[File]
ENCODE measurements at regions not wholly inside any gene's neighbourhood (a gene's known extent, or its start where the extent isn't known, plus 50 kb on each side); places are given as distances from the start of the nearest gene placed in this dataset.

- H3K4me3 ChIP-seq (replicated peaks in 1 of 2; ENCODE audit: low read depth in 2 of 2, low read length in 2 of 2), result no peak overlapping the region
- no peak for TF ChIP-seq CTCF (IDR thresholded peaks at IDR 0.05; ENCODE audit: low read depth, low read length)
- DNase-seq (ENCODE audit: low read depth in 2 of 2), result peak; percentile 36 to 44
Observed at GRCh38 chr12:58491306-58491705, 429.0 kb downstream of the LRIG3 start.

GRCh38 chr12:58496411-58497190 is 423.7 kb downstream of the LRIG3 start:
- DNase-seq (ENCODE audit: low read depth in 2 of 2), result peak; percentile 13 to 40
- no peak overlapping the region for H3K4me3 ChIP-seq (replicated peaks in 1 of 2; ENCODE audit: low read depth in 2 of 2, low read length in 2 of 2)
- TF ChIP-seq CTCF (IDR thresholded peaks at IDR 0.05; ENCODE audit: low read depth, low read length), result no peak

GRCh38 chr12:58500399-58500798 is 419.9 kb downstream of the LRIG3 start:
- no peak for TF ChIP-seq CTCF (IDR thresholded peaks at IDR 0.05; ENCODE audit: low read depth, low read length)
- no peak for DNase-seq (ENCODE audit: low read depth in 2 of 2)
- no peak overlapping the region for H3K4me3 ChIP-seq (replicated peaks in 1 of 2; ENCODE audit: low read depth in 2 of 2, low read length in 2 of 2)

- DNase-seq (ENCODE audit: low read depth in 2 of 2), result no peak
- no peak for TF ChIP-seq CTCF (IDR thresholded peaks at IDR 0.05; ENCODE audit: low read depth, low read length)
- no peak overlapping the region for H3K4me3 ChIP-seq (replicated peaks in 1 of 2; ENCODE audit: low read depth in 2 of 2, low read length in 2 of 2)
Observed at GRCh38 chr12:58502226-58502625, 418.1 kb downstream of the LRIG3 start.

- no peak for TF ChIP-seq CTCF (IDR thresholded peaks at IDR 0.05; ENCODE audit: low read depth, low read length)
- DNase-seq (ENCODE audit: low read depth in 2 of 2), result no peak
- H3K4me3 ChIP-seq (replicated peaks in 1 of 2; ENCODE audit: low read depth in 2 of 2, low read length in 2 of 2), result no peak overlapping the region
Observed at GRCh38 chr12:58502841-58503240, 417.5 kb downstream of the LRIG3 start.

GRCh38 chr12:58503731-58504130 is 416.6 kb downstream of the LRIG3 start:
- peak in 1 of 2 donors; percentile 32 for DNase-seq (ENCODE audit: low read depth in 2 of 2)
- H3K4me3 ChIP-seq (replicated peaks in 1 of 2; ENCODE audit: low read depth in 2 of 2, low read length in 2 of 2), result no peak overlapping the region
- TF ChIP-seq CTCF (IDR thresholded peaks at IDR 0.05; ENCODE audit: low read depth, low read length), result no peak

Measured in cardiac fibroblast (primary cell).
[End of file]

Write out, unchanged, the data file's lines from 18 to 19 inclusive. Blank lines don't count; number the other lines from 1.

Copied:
- no peak for TF ChIP-seq CTCF (IDR thresholded peaks at IDR 0.05; ENCODE audit: low read depth, low read length)
- DNase-seq (ENCODE audit: low read depth in 2 of 2), result no peak